THIS REPORT CONTAINS ASSESSMENTS OF COMMODITY AND TRADE ISSUES MADE BY USDA STAFF AND NOT NECESSARILY STATEMENTS OF OFFICIAL U.S. GOVERNMENT POLICY Voluntary Public - Date: 4/23/2012 GAIN Report Number: HK1213 Hong Kong Post: Hong Kong Hong Kong Food Inflation Report Categories: Agricultural Situation Agriculture in the News Market Development Reports Approved By: Erich Kuss Prepared By: Caroline Yuen Report Highlights: Food inflation in Hong Kong reached 7 percent in 2011, while Hong Kong’s year-on-year overall consumer price index (CPI) for 2011 rose 5.3 percent after reaching a high of 7.9 percent in July 2011. Food (27.45% of CPI basket) is the second largest expenditure item following housing (31.66%) in Hong Kong, meaning food price increases have a significant impact on the overall inflation rate. In addition, Hong Kong’s relies heavily on food imports from China. Thus, China’s food prices are a key factor affecting Hong Kong’s inflation rate. With the slowdown in local economic growth and the gradual decline in food inflation in China, the Hong Kong government forecasts that the average inflation rate for 2012 will drop from 5.3 percent in 2011 to 4 percent this year. Overall Inflation in Hong Kong Hong Kong’s 2011 inflation rate reached 5.3 percent, which was even higher than the 4.3 percent in 2008 when there was worldwide inflation caused by rising global food prices. Inflation in 2011 resulted from a bundle of factors including rising food prices in China and depreciation of Hong Kong dollar against Renminbi. Hong Kong’s inflation peaked in July 2011 at a rate of 7.9 percent. With the slowdown in local economic growth and the gradual decline in food inflation in China, the rising trend in Hong Kong's inflation statistics started to taper in the fourth quarter of 2011. While Hong Kong’s economy registered notable growth of 5% in 2011 after expanding by 7% in 2010, the economy is forecast to grow at 1-3% for 2012. As a result of the expected economic slowdown coupled with global food and commodity prices retreating from peaks, the Hong Kong government forecasts that the inflation rate will drop to 3.5 percent this year. The Role of Food in Overall Inflation Housing and food carry the two largest expenditure weights in the context of Hong Kong’s consumer price index, with weights of 31.66 and 27.45 percent respectively, while all other items merely account for a single digit share except for the miscellaneous items category (15.87%). (Miscellaneous includes expenses on education, package tour, medical services, etc.) Thus, housing and food have a determining role for Hong Kong’s inflation rate. The figure below depicts the trend of Hong Kong’s overall inflation rate compared to that for food. It is discernible that they are of similar trend signifying the role of food prices in Hong Kong’s inflation rate. Figure 1: Hong Kong: Price Trend for all Items compared to Food Source: Hong Kong Census & Statistics Department Among various expenditure items, food and housing experienced some of the highest increase rate changes in 2011 with rates of 7 and 7.2 percent respectively. Prices for tobacco surged exceptionally high (17.1%) due to an increase in the tobacco duty. Table 1: Hong Kong: Consumer Price Index (%) Weight 2012 2012 % 2010 2011 Jan Feb All items 100 2.4 5.3 6.1 4.7 Food 27.45 2.4 7.0 8.2 6.7 Meals away from home (17.07) 1.7 5.2 6.5 6.0 Food, excluding meals away from home (10.38) 3.5 9.9 10.9 7.9 Housing 31.66 0.4 7.2 8.5 8.1 Electricity, gas and water 3.10 43.3 -4.2 -15.6 -17.4 Alcoholic drinks and tobacco 0.59 3.4 17.1 19.5 16 Clothing and footwear 3.45 1.8 6.8 5.4 5.4 Durable goods 5.27 -2.7 -3.8 -2.4 -1.8 Misc. goods 4.17 2.4 3.8 3.0 3.8 Transport 8.44 2.0 4.4 4.6 4.2 Misc. services 15.87 2.0 3.5 5.6 0.5 Source: Hong Kong Census & Statistics Department Hong Kong food inflation is closely related to food prices in China as many major staple food supplies (such as vegetables, meats and eggs) are often supplied by Mainland China. In 2011, Hong Kong imported over 17 percent of its agricultural and food products from China, followed by the U.S. (16%) and Brazil (8%). Given the close food supply correlation between Hong Kong and China, it is not surprising that the inflation rate of Hong Kong follows that of China. China’s inflation hit 5.4 percent last year with food items as the key driving force because it accounts for about one-third of the weighting in its Consumer Price Index (CPI) calculation. Mainland food prices last year soared 11.8 percent. However, after escalating to a high of 6.5 percent in July, overall inflation has gradually fallen since then. Table 2. Hong Kong: Imports of Agricultural and Food Products by Major Suppliers Hong Kong Import Statistics Commodity: Agricultural, Fish & Forestry, Group 1 (2007) Year To Date: January - December United States Dollars % Share % Change Partner Country 2009 2010 2011 2009 2010 2011 2011/2010 World 15,828 19,074 22,447 100.00 100.00 100.00 17.68 China 2,933 3,280 3,881 18.53 17.20 17.29 18.32 U.S. 2,269 3,151 3,685 14.33 16.52 16.41 16.93 Brazil 1,661 1,491 1,746 10.49 7.82 7.78 17.13 Japan 794 1,075 1,078 5.02 5.64 4.80 0.31 France 456 696 1,006 2.88 3.65 4.48 44.49 Thailand 869 804 879 5.49 4.22 3.91 9.27 Australia 743 745 868 4.69 3.90 3.87 16.51 Source: Hong Kong Census and Statistics Department Given the limited size of living spaces and modest home kitchens, Hong Kong consumers have a habit of eating out, particularly for lunch and weekends. Eating out accounts for 17.07 percent of overall expenditure, whereas food excluding meals bought away from home only accounts for 10.38 percent. Alternatively, it can be said that 62 percent of Hong Kong consumers’ expenditure on food is spent by eating out, whereas the remaining 38 percent is spent for food consumed at home. Big expenditure items include fresh vegetables (1.16%), pork (1.15%), bread and biscuits (0.79), marine fish (0.75%) and fresh fruit (0.71%). Food Inflation While Hong Kong’s food prices surged 7 percent in 2011, the rate has slackened in early 2012 with the first two months together rising only 5.4 percent compared to the same period last year. The food index for February 2012 rose 6.7 percent, smaller than the corresponding increase (8.2%) in January 2012. The smaller increase, particularly in February, was achieved in part due to the timing of the Chinese New Year in January this year compared to February last year. (The Chinese New Year is always associated with increased food prices particularly for expensive food items and eating out.) February 2012 to February 2011 figures were compared. The food items that experienced the greatest price increase included marine fish (20%); fresh water fish (17%); beef (16%), meats - other than beef, pork and poultry (15%); processed seafood (15%); pork (14%); canned meats (13%); and eggs (12%). These food items share one common feature – China is a major supplier. (Note: Beef and pork refer to freshly slaughtered products.) Marine fish accounted for the most conspicuous price increase as a result of rising demand for expensive seafood items in China. As keen demand in China can support high prices, there is less incentive to supply these products to Hong Kong. Thus, prices in Hong Kong rise. Table 3. Hong Kong: Food Price Index Price Index Growth % Weight % Feb 12/11 2011/2010 All items 100 4.7 5.3 Food 27.45 6.7 7 Meals bought away from home 17.07 6.0 5.2 Food, excluding meals bought away from home 10.38 7.9 9.9 Rice 0.33 2.0 0.9 Other cereals and cereal preparations 0.26 6.8 4.5 Bread, cakes, biscuits and puddings 0.79 5.5 6.5 Salt-water fish 0.75 20.2 20.5 Fresh-water fish 0.41 17.2 14.1 Other fresh sea products 0.29 11.2 23 Processed sea products 0.48 14.6 14.9 Pork 1.15 14.3 18.5 Beef 0.22 15.5 11.4 Poultry 0.40 4.3 8.7 Meat, frozen 0.42 9.3 7.6 Meat, canned 0.07 13.3 6.1 Meats, others 0.42 14.7 12.7 Fresh vegetables 1.16 0.7 1.7 Processed vegetables 0.05 5.9 6.2 Fresh fruit 0.71 0.6 10.9 Processed fruit 0.03 7.6 14.4 Dairy products 0.47 7.2 6.5 Eggs 0.13 12 7.8 Edible oils 0.16 6.6 7.7 Carbonated drinks 0.08 7.6 1.9 Other non-alcoholic beverages 0.31 4.8 4.5 Sugar 0.02 8.5 8.8 Confectionery 0.15 9.1 8.2 Flavorings and additives 0.13 5.3 5.0 Food, others 0.99 3.1 5.5 Source : Hong Kong Census & Statistics Department Correlation between Hong Kong and China’s Food Prices China’s CPI for food had a remarkable rise of 11.8 percent in 2011. Food prices helped drive inflation as they account for about one-third of the weighting in its CPI calculation. The overall inflation rate in 2011 was 5.4 percent. After hitting a high of 6.5 percent in July 2011, inflation has gradually fallen since then. China’s inflation for all items and food in March 2012 were recorded as 3.6 and 8 percent respectively. The government’s inflation target for the year is 4 percent. The table below shows the year-on-year inflation rate of Hong Kong compared to that of China. The trend of the two economies is very similar; both experienced a peak in July and have seen a declining rate trend since then. Figure 2. Price Trend between Hong Kong and China Source: Hong Kong Census & Statistics Department National Bureau of Statistics of China As China is Hong Kong’s largest food supplier, the inflationary food price changes in China have been transmitted to Hong Kong and will continue to impact Hong Kong accordingly. China supplied about 93 and 100 percent of live pigs and cattle slaughtered in Hong Kong. Thus when the price for fresh pork in China increased drastically by 37 percent in 2011, it is not surprising that pork prices in Hong Kong also soared by 18.5 percent. Similarly, China’s prices for poultry eggs last year rose by 12.6 percent, fuelling a corresponding price index increase in Hong Kong by 7.8 percent. Given the rising prices in China, Hong Kong market share for eggs supplied from China dropped from 59 percent in 2010 to 55 percent in 2011. It is worth noting that when the price index for vegetables recorded a moderate growth of 1.7 percent in China, the corresponding price index in Hong Kong also showed only moderate growth of 3.4 percent. Table 4. Hong Kong: Correlation between Hong Kong and China food Prices Year-on-Year 2011 Year-on-Year 2011 Year-on-Year 2011 Price Index in Hong Kong (%) Price Index in China (%) Produce Prices in China (%) All items 5.3 5.4 - Food 7 11.8 Pork, fresh 18.5 - 3 7 Beef, fresh 11.4 8.1 Vegetables 3.4 - 1.7 Poultry eggs 7.8 - 12.6 - Source: Hong Kong Census & Stat istics Department National Bureau of Statistics of China Additional Factors Apart from rising food prices in China, there are other factors playing a role for Hong Kong’s food inflation. The exchange rate of the Hong Kong dollar against Chinese Renminbi has certainly posed upward pressure on Hong Kong food prices. The Renminbi appreciated by 5 percent against Hong Kong dollar last year (January 4, 2011 One Hong Kong dollar = 0.851 Chinese Yuan; December 30, 2011 One Hong Kong dollar = 0.812 Chinese Yuan.) Hong Kong dollar’s depreciation has been translated into rising costs ultimately affecting the rate of inflation. As noted previously, many staple supplies such as fresh vegetables, fresh pork and beef are not easily replaceable with supplies from other places given the advantage of geographical proximity between Hong Kong and China. Neither are they necessarily fully substitutable because of consumption habits often favor the characteristics of the Mainland product. A strong economy in 2011 and the implementation of minimum wage all fuelled the high inflation rate with varying degree of impact. Hong Kong’s economy registered a notable growth of 5% in 2011, after expanding by 7% in 2010. The economy sustained strong momentum on entering 2011 though growth moderated since the second quarter amid a slowdown in global demand. Hong Kong’s first ever implementation of minimum wage has also been used as a justification for the food industry, particularly the fast food catering outlets, to raise prices. Moreover, supermarket chains tend to maintain (or deepen) their profit margin by raising selling prices when costs increase. Given the dominating market share of these retail outlets, the impact on overall inflation is large. The Hong Kong Consumer Council conducted a survey showing the inflation rate of a basket of 200 items sold in three dominating supermarket chain stores. Comparing the survey with the government statistics for the inflation rate of specific food items, it was found that food sold in supermarkets had price increases far more significant than those obtained elsewhere. (The government sourced samples all over Hong Kong from a variety of outlets not just limited to supermarkets.) For example, egg prices in supermarkets last year rose 14.2 percent which was in stark contrast to the 7.8 percent rate recorded by government statistics. Prices rose 11.9 percent for canned meat products sold in supermarkets compared to 6.1 percent for those sold in other places. Food Inflation based on Hong Kong Consumer Council’s Survey Based on a 2011 supermarket price survey conducted by the Consumer Council, the average price of a basket of 200 items of food and household products rose 5.1 percent. The 200 items were grouped into 12 categories or 42 sub-categories. The aggregate average price of the 12 main categories had their prices increased ranging from 1.5 percent to 11.7 percent in 2011. Among them, canned food/prepackaged soup (11.7%), pre-packed bread/cakes (9.9%) and dairy products/eggs (8.2%) topped the list. While the result is in line with the government overall inflation rate of 5.3 percent, the supermarket price analysis did not take into account some key inflation factors such as housing, eating out expenses, and transport. The survey also excluded fresh meats and fruits which contributed significantly within the food inflation category. Comparing the Consumer Council survey, which is based on three dominant supermarket chains in Hong Kong to the government food inflation statistics, the price increase rate in supermarkets far excels the government figures for a wide variety of food items ranging from eggs, canned meats, bread and cakes to carbonated drinks, with the only exception being confectionery items. A side by side inflation rate comparison is provided in the chart and table below. Figure 3. Rate of Price Change between Consumer Council Survey and Government Statistics Table 5. Comparison of the Inflation Rate between Consumer Council Survey and Government Statistics Consumer Council Survey Government Statistics (goods available in supermarkets) Product Categories Inflation Rate % Product Categories Inflation Rate % Canned fish 15 Butter 15 Eggs 14.2 Eggs 7. 8 Prepackaged cake 13.4 Bread, cakes, biscuits and puddings 6.5 Milk Powder 12.3 Canned Meats 11.9 Meat, canned 6. 1 Edible Oil 9.7 Edible oils 7.7 Breakfast Cereal 9.1 Other cereals and cereal preparations 4.5 Noodles 8.2 Instant Coffee 8.1 Fruit Juice 7.7 Other non-alcoholic beverages 4. 5 Canned soup/vegetables 7.3 Processed vegetables 6.2 Processed fruit 14.4 Nuts 7. 2 Milk 7.1 Dairy products 6. 5 Flavoring 7 Flavorings and additives 5 Ice Cream 6.7 Bread 6.5 Soya milk 6.3 Instand noodles 6.3 Chocolate/confectionery 5.9 Confectionery 8. 2 Beer 5 Frozen food 4.8 Carbonated drinks 4.8 Carbonated drinks 1. 9 Chips 4.1 Source : Hong Kong Consumer Council 2011 Supermarket Price Survey Hong Kong Census and Statistics Department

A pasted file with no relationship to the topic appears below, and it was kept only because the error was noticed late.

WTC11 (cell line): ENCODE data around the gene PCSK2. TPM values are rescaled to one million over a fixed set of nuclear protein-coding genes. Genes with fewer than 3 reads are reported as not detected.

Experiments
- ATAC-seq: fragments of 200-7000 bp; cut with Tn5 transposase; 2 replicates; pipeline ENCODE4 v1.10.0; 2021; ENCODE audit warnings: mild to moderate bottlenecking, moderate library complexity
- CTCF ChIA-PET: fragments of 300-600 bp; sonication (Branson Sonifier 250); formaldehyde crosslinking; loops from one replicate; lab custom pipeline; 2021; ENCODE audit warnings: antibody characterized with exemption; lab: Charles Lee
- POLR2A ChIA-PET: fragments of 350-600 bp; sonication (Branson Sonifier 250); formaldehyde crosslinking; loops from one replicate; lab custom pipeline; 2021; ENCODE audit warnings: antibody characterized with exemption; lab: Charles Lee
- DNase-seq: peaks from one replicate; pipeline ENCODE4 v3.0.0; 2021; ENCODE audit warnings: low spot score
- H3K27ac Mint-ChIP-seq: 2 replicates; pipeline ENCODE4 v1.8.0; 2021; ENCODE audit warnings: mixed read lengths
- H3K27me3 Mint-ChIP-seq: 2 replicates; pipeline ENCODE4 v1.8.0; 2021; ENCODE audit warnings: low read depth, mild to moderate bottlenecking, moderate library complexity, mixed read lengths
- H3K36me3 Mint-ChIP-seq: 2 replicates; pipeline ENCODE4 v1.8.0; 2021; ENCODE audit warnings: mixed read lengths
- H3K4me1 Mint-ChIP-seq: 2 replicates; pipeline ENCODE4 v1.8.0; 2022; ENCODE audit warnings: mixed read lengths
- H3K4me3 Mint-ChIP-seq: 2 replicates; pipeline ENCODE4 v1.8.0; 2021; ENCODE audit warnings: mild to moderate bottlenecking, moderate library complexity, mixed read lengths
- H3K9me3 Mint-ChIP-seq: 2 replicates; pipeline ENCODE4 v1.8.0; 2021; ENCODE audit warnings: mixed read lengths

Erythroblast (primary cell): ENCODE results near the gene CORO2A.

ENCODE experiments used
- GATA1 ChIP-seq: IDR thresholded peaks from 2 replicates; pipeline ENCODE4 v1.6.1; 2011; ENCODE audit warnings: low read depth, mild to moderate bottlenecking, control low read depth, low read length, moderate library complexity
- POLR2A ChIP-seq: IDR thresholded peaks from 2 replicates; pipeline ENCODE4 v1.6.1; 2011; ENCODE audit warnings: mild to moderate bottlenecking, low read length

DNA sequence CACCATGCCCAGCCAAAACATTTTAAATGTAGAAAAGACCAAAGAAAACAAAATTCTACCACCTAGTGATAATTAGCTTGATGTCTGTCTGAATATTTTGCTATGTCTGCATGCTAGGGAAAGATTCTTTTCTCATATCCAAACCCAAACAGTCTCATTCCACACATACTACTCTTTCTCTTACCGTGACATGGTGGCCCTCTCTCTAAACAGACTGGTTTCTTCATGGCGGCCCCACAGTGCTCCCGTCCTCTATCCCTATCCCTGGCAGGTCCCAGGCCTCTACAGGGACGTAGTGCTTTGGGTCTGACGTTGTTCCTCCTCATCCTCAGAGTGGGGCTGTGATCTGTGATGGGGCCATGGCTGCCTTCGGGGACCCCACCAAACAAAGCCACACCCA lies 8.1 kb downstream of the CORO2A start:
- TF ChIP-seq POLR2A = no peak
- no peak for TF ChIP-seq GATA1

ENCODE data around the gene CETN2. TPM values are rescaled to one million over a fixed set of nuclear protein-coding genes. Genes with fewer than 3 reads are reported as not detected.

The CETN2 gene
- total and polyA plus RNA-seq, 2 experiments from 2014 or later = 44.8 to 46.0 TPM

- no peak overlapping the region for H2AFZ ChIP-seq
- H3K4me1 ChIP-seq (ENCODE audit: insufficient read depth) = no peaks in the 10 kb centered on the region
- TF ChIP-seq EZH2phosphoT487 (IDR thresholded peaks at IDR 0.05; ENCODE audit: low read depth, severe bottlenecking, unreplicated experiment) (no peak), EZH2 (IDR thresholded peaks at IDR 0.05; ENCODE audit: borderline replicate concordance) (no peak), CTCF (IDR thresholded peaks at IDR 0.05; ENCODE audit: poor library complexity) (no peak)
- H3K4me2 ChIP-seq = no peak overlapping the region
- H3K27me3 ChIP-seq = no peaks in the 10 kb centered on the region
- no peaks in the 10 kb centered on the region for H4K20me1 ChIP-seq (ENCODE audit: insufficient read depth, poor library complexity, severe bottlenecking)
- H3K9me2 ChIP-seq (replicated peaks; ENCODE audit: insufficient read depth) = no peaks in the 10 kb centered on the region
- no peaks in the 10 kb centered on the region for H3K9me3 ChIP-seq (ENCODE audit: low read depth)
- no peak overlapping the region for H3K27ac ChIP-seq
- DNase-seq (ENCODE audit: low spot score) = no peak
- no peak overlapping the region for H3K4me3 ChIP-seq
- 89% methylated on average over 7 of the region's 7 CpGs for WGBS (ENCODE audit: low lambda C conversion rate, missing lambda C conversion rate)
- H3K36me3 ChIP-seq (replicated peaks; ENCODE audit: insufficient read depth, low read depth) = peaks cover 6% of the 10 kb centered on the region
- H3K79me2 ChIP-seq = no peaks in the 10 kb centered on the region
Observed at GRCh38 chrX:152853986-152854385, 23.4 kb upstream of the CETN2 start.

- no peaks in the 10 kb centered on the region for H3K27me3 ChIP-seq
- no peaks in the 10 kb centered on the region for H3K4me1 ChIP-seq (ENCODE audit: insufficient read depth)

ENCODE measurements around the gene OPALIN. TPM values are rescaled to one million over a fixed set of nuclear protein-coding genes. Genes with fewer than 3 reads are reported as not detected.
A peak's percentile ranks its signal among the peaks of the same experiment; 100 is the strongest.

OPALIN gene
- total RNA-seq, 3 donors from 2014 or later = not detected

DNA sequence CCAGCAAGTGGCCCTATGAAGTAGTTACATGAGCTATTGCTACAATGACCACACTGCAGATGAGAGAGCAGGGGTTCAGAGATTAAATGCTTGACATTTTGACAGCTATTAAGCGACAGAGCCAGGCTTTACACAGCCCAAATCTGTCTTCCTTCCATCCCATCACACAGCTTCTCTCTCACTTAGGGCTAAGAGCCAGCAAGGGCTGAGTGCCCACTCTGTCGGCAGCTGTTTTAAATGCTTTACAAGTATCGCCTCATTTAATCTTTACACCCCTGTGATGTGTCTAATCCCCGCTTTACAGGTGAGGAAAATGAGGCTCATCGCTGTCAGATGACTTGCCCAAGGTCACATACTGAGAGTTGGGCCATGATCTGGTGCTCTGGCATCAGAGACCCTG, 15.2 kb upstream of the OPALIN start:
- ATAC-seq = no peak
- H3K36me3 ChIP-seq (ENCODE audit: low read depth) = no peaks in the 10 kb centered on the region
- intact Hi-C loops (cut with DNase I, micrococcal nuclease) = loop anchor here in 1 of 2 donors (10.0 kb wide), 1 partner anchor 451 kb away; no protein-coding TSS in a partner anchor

Posted: 30 April 2012